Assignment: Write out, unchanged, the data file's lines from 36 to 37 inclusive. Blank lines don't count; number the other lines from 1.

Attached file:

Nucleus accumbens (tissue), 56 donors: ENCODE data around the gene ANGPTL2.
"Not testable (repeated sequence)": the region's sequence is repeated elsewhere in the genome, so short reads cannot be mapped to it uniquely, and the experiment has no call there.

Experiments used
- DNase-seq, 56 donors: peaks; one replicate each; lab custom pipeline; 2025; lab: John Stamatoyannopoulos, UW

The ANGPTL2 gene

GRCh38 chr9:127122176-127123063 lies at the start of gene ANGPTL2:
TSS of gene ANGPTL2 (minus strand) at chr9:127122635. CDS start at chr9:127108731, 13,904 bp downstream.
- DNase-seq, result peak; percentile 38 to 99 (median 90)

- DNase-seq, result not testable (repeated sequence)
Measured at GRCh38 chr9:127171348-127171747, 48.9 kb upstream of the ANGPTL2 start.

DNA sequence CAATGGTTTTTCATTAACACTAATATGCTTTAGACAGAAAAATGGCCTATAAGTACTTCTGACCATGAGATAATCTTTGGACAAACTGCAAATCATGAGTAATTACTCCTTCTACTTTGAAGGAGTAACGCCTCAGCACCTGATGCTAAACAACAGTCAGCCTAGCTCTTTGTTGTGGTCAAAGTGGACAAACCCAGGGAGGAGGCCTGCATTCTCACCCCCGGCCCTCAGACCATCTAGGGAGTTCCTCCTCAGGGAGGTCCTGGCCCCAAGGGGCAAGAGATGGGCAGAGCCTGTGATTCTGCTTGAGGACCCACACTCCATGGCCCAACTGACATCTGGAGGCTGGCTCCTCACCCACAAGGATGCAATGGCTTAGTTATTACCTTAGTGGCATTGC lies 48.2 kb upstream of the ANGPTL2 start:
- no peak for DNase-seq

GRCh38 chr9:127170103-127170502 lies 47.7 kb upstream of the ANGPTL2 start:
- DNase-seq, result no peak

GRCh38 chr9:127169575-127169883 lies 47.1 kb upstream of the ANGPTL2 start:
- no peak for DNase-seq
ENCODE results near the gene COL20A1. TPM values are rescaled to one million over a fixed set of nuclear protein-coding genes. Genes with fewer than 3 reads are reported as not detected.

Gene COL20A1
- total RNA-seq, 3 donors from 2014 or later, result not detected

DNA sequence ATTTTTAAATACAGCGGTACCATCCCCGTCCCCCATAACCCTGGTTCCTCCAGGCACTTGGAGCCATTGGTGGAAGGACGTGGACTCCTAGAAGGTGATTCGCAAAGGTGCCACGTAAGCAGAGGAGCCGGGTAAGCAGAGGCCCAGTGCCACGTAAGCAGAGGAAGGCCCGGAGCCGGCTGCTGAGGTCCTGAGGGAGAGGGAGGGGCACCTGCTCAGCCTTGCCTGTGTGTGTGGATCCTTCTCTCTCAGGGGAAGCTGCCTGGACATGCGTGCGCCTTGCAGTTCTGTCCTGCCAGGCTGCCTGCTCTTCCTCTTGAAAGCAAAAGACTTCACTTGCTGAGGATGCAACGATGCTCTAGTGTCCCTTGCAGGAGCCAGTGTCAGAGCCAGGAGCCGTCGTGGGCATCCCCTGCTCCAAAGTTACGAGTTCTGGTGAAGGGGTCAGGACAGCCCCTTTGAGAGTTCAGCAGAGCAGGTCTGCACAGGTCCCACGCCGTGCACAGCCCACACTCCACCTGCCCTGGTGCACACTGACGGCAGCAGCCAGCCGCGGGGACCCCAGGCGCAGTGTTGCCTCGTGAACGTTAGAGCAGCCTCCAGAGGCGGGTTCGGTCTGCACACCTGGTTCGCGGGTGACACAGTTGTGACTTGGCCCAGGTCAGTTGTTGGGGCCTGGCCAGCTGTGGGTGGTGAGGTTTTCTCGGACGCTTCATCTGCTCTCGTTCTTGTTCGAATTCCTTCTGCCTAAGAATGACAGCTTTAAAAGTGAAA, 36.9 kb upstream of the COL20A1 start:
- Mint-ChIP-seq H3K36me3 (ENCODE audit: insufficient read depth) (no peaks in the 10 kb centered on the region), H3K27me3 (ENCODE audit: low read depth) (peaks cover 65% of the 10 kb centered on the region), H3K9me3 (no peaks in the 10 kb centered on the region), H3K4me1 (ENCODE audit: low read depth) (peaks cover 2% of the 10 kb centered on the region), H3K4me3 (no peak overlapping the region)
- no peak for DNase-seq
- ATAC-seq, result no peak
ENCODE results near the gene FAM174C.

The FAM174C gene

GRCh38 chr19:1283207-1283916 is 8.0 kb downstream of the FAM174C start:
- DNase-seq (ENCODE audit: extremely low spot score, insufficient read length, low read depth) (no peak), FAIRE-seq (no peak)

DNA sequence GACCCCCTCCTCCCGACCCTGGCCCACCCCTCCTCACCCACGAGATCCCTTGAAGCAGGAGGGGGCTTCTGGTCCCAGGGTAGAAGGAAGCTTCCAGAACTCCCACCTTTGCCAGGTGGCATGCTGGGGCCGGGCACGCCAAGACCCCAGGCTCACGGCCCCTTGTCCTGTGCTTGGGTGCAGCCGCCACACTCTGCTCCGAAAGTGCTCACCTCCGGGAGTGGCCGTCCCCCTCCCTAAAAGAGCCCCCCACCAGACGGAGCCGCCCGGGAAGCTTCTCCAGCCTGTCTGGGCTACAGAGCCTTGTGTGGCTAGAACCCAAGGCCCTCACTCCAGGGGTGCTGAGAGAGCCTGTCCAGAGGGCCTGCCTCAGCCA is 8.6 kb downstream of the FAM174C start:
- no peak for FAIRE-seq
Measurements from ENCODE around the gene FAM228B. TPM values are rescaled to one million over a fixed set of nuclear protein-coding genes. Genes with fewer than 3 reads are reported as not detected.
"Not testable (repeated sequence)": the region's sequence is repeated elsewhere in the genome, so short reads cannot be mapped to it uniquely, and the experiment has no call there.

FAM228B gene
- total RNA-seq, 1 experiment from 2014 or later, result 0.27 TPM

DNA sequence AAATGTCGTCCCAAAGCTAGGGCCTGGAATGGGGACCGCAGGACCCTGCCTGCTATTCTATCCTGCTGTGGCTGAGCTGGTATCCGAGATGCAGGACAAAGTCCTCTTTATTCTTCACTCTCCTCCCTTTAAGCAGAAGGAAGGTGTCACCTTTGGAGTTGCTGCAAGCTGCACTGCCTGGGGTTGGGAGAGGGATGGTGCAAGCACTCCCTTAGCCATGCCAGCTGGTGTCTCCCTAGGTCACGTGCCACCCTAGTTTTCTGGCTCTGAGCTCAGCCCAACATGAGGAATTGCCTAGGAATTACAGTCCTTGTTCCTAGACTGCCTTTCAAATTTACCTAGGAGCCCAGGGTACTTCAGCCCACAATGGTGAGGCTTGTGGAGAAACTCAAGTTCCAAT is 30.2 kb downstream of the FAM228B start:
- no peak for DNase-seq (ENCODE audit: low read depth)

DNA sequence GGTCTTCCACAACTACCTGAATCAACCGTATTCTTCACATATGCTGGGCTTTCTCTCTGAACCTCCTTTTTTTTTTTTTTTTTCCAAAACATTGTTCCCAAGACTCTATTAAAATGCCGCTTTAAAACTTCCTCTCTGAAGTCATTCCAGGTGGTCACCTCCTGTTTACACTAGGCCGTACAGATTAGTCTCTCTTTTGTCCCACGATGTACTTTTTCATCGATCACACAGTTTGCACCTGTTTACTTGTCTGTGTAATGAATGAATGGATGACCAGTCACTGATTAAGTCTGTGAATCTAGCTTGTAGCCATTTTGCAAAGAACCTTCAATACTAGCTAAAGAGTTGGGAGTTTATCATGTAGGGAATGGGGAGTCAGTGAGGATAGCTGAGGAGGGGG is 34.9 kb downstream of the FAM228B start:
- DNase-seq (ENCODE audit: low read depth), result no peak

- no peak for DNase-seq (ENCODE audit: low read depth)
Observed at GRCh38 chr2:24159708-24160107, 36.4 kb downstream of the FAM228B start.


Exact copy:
DNA sequence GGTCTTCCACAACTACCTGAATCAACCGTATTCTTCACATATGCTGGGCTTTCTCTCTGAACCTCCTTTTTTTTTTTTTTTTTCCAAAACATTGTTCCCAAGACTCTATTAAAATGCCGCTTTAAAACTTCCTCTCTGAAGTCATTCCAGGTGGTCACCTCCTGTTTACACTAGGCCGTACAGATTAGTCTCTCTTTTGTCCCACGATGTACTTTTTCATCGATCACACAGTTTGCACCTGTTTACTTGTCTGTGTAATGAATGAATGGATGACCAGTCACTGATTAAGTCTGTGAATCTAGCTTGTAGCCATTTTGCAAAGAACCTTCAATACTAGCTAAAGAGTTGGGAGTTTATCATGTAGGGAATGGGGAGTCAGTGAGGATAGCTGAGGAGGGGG is 34.9 kb downstream of the FAM228B start:
- DNase-seq (ENCODE audit: low read depth), result no peak